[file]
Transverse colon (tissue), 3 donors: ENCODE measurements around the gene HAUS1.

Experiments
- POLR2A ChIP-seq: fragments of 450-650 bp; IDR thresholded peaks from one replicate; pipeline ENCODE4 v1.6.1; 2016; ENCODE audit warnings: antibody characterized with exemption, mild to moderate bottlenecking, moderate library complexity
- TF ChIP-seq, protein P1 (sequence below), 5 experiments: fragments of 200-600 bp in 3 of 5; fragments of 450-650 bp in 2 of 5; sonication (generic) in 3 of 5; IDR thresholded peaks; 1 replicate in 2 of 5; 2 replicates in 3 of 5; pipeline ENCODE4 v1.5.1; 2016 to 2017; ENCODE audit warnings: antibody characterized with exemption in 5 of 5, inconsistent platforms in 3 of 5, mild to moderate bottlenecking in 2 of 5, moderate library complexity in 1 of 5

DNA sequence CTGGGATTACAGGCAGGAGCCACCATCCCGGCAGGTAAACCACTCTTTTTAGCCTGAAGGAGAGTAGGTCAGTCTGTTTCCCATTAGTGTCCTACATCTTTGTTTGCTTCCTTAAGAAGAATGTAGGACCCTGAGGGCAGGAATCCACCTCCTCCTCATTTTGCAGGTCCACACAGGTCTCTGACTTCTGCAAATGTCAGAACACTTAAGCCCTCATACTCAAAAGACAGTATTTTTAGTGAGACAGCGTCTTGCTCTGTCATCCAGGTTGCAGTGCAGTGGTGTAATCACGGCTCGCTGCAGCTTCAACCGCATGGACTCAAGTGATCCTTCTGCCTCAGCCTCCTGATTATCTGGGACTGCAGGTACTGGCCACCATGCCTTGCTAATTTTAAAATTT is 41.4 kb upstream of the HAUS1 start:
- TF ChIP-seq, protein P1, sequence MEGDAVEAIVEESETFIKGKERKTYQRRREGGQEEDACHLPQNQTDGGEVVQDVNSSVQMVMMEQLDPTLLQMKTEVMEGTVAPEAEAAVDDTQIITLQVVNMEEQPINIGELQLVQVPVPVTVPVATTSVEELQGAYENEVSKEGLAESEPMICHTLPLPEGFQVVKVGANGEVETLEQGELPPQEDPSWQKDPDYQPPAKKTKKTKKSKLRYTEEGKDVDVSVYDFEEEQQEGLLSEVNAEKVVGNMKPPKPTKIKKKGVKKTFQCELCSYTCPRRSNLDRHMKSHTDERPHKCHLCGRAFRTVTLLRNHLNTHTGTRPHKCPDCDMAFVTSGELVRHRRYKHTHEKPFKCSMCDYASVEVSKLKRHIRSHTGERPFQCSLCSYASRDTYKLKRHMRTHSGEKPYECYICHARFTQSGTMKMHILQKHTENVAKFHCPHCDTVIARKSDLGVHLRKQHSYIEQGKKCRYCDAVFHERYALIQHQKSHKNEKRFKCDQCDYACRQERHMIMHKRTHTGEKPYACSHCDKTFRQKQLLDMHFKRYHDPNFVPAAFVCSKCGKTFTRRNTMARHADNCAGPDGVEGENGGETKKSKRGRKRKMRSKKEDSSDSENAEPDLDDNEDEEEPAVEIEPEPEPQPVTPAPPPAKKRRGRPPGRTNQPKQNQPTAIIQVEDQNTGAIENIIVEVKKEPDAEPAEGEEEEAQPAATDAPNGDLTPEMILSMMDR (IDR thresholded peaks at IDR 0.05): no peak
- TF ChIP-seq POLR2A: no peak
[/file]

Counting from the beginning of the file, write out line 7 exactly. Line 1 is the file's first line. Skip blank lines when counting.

- TF ChIP-seq POLR2A: no peak